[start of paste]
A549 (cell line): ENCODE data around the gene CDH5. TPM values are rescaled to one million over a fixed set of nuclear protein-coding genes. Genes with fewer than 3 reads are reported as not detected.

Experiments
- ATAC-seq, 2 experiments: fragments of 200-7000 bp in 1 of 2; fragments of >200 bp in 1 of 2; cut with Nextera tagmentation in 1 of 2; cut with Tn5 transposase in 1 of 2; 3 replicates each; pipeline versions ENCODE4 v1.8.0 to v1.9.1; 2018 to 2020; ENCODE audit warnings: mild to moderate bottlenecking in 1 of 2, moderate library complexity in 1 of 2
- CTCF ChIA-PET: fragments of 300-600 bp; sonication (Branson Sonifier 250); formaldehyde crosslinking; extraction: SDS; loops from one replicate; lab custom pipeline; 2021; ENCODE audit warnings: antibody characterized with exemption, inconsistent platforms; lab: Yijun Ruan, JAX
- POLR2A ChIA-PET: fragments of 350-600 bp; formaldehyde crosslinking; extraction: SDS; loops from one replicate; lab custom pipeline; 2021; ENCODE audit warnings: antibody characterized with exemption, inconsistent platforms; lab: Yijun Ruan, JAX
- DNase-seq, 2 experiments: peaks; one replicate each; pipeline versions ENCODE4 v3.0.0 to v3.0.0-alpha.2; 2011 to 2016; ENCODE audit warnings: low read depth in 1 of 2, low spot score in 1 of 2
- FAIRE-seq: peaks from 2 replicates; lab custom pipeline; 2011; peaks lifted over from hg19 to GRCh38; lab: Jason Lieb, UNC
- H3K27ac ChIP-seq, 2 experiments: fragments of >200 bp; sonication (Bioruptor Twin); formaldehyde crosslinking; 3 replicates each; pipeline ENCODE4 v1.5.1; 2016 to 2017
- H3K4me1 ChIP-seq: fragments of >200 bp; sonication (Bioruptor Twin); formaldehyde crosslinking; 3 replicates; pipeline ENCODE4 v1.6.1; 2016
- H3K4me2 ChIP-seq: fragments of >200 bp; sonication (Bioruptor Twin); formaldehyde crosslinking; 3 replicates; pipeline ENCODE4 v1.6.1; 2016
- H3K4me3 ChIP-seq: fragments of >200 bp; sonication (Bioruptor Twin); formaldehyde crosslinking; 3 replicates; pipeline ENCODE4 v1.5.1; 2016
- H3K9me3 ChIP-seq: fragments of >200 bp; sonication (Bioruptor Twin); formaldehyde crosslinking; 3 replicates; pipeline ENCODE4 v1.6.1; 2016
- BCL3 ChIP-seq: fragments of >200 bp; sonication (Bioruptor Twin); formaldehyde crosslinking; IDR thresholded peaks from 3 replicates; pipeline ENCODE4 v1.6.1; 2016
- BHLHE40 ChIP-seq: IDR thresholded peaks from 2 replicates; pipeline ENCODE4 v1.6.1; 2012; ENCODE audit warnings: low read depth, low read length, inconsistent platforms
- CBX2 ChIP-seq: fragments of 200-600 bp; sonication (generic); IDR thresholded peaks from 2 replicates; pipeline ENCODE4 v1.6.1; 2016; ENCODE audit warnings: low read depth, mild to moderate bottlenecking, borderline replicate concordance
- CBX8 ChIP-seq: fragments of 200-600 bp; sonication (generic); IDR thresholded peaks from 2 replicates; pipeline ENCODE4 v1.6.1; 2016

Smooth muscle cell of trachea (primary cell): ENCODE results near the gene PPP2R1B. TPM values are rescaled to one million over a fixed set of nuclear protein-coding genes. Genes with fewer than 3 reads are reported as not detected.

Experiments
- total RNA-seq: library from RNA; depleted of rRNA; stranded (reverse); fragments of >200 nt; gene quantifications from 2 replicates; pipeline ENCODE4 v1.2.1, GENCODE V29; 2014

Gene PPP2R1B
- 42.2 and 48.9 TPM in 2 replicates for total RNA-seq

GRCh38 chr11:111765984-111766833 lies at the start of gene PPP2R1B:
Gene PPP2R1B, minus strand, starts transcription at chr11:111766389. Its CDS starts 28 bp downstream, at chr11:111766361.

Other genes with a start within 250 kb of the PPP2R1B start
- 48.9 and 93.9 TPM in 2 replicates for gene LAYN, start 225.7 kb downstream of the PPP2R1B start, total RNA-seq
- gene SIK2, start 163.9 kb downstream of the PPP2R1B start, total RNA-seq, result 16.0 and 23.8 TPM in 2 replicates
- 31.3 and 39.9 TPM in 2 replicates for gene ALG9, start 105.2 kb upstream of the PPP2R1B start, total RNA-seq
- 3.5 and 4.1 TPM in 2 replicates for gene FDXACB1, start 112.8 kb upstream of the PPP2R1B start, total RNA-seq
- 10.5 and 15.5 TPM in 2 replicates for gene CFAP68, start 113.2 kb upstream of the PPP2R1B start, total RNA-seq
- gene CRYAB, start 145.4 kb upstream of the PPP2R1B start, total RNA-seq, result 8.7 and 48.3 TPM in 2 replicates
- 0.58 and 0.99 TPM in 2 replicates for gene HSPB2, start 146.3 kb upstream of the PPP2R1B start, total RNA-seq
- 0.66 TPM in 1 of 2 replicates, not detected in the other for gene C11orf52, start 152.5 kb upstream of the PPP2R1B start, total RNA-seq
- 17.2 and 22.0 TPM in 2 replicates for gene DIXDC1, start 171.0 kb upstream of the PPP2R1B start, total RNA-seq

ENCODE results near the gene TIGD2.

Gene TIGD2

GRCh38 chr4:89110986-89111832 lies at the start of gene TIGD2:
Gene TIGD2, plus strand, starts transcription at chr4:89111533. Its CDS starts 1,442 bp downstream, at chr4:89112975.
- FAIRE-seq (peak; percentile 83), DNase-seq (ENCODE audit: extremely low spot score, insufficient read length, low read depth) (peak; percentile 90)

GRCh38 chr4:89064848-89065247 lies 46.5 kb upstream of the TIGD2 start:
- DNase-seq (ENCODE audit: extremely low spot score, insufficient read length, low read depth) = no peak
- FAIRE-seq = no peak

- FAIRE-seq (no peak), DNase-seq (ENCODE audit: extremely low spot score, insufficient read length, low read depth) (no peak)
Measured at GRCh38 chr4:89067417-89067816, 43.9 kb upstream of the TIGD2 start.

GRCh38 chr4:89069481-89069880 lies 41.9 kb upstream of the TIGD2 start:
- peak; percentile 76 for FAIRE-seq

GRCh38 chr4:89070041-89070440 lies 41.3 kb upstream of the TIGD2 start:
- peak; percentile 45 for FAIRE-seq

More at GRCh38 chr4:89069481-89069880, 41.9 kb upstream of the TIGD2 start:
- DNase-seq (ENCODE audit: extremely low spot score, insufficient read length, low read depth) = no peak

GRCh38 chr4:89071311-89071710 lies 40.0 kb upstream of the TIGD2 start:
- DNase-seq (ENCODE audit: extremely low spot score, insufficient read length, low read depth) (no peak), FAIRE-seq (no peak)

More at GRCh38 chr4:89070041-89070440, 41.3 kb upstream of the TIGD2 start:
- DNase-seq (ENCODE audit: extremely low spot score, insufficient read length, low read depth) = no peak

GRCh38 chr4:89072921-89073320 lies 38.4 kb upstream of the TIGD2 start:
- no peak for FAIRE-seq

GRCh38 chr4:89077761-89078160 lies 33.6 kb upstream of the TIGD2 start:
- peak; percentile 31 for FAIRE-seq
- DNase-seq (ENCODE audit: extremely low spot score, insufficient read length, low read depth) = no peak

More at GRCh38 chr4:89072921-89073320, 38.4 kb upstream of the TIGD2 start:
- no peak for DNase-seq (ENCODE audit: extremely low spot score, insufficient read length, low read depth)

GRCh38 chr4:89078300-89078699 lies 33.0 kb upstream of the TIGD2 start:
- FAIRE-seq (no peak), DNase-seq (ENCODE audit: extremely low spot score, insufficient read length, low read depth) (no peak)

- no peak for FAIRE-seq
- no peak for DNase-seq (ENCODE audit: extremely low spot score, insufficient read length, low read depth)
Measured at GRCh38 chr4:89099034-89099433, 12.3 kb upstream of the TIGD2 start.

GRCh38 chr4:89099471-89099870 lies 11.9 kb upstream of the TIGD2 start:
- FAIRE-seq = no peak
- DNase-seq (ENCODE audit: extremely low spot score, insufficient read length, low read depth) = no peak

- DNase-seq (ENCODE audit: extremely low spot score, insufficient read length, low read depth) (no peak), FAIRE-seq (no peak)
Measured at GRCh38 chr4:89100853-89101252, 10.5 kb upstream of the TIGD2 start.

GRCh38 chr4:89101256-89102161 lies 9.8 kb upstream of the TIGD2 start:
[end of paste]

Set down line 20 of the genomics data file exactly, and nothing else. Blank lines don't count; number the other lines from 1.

Gene PPP2R1B